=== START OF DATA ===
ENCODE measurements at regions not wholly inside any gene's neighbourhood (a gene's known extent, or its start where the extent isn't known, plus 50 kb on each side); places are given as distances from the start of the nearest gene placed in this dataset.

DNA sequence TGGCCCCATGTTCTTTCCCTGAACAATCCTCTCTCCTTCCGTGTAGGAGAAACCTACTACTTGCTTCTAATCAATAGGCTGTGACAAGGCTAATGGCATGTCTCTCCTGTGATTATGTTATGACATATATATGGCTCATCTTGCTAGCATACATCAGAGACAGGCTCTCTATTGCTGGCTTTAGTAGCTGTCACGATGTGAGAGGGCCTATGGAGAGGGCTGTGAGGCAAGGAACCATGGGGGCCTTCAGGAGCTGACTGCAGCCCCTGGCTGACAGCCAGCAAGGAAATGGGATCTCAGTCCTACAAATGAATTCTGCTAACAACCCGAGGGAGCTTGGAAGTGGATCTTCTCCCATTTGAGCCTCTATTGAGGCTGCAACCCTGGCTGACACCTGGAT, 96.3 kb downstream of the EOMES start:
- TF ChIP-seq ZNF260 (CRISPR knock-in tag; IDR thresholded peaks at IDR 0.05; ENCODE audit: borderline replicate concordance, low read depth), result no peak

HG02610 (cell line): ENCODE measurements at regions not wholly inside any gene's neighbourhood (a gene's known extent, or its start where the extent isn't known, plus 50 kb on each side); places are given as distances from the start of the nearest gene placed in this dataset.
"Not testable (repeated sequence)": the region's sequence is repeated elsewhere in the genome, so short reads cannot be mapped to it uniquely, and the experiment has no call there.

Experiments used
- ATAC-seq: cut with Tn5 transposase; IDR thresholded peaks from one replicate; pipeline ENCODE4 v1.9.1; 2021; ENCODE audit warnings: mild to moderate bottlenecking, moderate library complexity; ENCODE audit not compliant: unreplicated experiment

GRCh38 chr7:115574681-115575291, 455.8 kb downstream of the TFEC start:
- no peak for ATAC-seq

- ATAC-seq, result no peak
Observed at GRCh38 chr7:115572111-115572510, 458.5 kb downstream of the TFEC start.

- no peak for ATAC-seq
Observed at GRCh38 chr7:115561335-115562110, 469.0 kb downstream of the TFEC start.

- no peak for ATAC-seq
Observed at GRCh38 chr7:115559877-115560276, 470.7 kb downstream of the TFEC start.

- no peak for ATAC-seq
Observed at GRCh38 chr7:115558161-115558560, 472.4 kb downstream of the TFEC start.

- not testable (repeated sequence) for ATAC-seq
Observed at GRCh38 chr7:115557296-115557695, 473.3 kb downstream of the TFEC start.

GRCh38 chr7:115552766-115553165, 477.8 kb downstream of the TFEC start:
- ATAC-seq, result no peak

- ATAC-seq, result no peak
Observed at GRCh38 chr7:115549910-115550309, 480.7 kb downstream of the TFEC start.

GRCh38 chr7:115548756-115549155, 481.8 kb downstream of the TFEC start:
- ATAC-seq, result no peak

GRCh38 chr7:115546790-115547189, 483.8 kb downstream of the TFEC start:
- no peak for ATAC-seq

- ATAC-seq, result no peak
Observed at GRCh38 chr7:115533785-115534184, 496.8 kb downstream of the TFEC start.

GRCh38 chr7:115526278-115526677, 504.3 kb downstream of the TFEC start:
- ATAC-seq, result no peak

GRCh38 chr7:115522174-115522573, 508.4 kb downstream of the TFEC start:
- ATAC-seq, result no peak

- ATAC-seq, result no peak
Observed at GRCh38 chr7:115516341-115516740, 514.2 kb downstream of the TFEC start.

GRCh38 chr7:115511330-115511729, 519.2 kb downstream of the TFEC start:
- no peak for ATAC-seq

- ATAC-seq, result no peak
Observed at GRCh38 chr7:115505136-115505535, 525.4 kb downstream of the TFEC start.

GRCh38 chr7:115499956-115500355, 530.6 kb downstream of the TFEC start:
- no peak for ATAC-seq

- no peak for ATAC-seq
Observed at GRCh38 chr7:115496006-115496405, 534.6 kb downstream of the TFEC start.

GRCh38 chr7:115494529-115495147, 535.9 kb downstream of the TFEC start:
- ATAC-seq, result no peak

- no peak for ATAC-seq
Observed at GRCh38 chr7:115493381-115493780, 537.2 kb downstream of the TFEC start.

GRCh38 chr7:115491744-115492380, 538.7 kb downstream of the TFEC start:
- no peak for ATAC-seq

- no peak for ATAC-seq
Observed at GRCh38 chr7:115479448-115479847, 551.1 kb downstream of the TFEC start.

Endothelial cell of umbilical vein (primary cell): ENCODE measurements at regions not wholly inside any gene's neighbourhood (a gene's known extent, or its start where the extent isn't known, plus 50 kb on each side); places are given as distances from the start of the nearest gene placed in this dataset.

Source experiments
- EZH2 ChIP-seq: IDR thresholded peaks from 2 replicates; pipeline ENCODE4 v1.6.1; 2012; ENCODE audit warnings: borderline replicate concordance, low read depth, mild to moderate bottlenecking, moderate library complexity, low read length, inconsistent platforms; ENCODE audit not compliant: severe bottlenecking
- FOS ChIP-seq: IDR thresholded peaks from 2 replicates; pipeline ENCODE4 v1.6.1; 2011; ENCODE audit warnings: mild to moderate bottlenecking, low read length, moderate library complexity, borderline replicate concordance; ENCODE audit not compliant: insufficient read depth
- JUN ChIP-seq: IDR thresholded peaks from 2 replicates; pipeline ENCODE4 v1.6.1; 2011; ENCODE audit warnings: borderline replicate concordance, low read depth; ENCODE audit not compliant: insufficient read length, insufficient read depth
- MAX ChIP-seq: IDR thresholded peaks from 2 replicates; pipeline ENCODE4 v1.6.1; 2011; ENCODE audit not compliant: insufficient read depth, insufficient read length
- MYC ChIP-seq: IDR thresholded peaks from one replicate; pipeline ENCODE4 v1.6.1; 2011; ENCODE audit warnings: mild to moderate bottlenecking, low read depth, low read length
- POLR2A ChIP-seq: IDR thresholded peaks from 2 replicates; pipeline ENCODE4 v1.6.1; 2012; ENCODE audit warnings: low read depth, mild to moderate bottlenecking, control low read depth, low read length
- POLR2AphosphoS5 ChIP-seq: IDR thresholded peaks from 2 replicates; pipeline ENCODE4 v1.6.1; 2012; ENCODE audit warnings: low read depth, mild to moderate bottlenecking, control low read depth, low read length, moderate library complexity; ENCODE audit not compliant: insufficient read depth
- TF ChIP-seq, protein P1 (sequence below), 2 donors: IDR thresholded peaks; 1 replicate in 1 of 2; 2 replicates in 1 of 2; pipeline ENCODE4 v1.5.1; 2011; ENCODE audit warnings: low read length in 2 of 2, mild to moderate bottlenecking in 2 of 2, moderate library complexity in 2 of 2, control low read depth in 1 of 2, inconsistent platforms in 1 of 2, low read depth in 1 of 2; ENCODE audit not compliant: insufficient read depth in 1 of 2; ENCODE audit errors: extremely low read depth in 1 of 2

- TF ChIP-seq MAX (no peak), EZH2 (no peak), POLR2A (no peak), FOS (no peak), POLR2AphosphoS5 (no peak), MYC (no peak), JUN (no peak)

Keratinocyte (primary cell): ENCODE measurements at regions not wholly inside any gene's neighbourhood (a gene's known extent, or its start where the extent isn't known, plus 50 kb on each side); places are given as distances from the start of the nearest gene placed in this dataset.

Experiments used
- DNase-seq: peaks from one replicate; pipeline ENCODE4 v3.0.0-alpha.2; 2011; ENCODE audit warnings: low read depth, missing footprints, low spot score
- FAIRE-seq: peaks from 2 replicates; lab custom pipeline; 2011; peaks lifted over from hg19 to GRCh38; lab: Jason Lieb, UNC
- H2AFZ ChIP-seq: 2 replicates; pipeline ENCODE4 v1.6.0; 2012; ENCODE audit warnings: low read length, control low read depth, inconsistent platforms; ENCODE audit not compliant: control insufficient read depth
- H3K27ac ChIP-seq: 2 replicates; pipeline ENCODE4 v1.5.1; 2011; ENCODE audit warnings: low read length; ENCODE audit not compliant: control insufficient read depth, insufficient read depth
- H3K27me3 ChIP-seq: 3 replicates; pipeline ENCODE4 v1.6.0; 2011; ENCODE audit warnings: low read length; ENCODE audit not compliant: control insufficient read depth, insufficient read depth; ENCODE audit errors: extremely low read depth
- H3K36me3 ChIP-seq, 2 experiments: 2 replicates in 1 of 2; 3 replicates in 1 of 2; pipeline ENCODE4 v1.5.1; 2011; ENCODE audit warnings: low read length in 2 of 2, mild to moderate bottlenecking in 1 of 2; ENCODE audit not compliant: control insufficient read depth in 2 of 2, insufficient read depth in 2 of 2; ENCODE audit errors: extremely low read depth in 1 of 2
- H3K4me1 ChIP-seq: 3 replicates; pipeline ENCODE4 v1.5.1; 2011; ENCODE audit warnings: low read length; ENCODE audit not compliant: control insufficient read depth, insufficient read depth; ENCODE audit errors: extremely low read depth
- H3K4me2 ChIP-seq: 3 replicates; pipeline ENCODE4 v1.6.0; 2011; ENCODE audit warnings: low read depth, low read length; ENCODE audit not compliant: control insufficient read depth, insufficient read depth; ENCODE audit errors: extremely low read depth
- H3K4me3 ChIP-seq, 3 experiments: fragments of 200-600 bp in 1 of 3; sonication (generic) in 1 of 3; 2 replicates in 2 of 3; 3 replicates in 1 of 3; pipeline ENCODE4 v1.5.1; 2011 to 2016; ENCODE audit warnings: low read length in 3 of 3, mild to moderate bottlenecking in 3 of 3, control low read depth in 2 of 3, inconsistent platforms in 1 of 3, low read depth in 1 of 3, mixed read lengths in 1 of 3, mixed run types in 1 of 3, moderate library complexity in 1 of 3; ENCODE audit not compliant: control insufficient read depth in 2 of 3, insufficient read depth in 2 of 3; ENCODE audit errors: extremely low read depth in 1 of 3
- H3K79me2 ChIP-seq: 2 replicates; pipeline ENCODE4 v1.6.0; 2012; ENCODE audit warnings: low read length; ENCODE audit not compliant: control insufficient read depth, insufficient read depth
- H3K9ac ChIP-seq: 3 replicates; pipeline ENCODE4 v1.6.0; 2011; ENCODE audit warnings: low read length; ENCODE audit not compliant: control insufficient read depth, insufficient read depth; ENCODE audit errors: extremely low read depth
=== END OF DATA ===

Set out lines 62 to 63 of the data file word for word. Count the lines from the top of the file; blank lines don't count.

- TF ChIP-seq MAX (no peak), EZH2 (no peak), POLR2A (no peak), FOS (no peak), POLR2AphosphoS5 (no peak), MYC (no peak), JUN (no peak)

Keratinocyte (primary cell): ENCODE measurements at regions not wholly inside any gene's neighbourhood (a gene's known extent, or its start where the extent isn't known, plus 50 kb on each side); places are given as distances from the start of the nearest gene placed in this dataset.